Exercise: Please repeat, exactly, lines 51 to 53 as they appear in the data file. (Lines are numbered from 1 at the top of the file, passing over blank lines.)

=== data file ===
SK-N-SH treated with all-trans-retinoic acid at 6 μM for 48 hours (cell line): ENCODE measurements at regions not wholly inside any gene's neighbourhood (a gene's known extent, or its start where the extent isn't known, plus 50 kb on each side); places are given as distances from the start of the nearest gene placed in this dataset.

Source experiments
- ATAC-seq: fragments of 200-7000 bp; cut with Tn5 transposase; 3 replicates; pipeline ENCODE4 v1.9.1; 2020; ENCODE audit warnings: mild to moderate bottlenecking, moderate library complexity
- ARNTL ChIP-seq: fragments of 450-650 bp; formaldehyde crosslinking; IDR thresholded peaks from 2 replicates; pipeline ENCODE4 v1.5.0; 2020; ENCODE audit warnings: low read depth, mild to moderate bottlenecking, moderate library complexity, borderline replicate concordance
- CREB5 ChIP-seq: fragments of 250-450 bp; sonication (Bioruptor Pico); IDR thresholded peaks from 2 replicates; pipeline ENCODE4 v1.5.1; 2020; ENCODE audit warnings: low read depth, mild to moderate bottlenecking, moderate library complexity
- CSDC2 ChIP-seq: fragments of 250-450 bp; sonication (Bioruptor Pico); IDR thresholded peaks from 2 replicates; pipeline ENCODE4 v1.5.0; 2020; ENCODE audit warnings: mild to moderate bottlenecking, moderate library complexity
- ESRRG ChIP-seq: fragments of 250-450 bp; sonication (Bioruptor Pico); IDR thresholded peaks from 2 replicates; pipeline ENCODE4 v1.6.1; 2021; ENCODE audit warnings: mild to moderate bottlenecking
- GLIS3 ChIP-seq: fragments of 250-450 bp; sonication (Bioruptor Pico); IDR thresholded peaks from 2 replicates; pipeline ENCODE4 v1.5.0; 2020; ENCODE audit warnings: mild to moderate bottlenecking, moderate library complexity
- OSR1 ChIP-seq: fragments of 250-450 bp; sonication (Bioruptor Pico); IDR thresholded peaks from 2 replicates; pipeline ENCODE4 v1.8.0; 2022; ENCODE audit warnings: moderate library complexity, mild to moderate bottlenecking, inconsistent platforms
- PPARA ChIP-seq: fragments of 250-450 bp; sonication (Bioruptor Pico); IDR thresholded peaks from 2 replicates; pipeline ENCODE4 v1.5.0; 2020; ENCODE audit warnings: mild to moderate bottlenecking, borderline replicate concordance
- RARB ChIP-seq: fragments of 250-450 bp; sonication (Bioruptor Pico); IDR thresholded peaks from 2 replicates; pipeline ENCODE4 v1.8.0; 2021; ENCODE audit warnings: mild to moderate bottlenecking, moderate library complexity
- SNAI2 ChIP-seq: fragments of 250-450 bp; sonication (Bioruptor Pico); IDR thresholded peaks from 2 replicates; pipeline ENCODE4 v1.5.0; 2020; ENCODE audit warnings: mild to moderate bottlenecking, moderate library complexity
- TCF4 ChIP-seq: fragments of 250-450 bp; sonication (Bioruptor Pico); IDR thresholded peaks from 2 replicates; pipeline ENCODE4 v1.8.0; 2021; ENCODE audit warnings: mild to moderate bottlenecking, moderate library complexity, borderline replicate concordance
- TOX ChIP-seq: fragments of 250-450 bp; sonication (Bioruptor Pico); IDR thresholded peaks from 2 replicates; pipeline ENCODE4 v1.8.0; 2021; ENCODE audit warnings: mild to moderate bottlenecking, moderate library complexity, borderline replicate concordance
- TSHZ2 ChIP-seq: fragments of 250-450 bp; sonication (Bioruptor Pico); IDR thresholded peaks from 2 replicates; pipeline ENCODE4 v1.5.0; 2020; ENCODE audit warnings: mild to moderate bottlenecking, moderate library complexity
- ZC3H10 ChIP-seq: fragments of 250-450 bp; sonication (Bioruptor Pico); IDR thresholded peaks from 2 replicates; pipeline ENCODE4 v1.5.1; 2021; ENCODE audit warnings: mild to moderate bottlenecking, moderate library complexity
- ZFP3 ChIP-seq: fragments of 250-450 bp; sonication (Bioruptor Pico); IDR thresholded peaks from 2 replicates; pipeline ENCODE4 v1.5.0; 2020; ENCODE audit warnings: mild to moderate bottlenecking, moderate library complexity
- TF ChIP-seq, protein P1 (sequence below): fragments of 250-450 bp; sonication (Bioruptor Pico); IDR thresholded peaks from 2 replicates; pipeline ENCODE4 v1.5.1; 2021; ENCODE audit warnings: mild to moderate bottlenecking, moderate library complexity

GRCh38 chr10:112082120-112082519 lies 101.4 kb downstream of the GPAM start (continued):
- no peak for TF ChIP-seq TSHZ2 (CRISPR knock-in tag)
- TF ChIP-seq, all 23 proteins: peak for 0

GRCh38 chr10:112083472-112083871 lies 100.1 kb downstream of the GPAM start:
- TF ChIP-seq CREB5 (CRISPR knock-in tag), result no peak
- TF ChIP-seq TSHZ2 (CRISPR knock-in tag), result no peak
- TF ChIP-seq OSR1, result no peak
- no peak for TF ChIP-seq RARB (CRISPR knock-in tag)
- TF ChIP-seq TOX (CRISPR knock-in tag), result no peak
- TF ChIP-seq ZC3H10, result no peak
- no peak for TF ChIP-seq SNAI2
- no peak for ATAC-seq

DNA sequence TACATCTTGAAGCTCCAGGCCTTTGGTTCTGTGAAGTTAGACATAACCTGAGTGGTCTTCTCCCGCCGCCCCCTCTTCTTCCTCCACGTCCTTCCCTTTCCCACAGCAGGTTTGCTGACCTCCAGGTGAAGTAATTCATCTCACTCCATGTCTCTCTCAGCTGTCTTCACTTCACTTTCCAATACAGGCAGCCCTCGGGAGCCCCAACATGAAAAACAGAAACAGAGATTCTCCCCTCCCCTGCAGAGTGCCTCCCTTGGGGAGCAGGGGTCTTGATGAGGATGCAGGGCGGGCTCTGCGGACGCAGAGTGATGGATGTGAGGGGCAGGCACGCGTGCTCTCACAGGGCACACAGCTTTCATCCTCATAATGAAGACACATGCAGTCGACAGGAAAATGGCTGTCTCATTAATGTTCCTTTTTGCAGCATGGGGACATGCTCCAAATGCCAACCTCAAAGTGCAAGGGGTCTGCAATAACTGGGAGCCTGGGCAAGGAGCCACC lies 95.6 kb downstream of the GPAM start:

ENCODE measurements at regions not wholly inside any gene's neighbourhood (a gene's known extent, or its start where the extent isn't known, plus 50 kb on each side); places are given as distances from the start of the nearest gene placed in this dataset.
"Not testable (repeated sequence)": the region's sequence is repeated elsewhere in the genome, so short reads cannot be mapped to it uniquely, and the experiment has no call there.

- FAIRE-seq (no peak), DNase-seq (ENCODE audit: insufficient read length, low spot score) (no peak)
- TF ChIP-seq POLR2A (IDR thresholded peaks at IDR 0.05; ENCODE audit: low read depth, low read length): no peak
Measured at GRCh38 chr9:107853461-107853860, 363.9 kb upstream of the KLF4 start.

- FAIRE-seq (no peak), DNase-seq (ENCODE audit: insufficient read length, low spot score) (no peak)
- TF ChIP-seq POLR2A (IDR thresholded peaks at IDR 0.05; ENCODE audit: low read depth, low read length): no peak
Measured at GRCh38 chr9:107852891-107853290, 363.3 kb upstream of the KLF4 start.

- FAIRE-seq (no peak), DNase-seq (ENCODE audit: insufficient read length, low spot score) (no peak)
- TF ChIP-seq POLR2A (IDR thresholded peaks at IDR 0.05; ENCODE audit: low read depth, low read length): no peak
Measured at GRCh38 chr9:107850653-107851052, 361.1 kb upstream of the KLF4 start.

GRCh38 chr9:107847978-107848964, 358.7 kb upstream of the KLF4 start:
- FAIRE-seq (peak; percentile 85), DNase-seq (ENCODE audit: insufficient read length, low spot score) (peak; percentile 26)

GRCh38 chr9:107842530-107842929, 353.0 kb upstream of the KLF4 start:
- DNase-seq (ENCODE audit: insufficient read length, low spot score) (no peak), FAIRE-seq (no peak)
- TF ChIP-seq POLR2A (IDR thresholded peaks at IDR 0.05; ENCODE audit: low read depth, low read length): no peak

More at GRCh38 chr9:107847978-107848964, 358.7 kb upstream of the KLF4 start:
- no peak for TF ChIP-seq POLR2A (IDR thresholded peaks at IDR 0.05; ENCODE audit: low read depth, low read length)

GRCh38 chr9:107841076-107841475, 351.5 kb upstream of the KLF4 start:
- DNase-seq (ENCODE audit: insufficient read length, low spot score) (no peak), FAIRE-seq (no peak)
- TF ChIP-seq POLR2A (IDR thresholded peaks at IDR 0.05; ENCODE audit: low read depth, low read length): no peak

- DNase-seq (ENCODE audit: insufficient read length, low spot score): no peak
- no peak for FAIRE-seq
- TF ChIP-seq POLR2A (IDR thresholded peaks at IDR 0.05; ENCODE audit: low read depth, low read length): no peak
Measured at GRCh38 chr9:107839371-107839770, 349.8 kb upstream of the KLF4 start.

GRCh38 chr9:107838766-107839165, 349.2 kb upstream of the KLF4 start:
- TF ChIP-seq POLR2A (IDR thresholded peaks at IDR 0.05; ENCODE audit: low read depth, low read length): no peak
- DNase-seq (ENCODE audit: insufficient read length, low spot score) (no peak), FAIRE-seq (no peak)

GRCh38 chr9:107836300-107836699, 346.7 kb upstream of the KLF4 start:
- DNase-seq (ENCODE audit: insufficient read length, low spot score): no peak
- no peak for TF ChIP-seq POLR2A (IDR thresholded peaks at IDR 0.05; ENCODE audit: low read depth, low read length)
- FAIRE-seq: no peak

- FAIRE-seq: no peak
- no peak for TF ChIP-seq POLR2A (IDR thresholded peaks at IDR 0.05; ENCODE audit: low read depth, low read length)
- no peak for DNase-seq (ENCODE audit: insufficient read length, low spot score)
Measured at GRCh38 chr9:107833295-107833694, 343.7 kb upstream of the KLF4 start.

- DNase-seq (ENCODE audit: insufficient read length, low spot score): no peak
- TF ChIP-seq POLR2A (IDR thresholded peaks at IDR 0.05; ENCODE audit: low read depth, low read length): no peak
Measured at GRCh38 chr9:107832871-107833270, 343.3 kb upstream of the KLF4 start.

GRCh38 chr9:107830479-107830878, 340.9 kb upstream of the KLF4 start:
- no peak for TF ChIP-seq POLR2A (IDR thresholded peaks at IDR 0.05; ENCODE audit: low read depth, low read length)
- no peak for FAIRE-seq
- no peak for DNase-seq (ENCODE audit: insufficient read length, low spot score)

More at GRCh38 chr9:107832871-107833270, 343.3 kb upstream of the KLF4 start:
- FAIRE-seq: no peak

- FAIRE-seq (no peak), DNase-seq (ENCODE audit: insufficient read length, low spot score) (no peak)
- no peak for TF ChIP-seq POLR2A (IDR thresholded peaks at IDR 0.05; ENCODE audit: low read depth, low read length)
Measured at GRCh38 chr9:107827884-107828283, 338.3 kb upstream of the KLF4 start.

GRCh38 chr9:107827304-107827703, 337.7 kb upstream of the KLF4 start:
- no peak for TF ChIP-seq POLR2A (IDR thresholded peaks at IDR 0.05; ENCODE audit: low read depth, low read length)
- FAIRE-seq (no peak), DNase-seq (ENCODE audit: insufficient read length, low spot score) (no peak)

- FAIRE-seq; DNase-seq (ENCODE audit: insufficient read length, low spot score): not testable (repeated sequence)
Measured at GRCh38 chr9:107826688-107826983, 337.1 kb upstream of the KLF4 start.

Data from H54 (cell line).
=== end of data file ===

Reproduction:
- DNase-seq (ENCODE audit: insufficient read length, low spot score) (no peak), FAIRE-seq (no peak)
- TF ChIP-seq POLR2A (IDR thresholded peaks at IDR 0.05; ENCODE audit: low read depth, low read length): no peak

- DNase-seq (ENCODE audit: insufficient read length, low spot score): no peak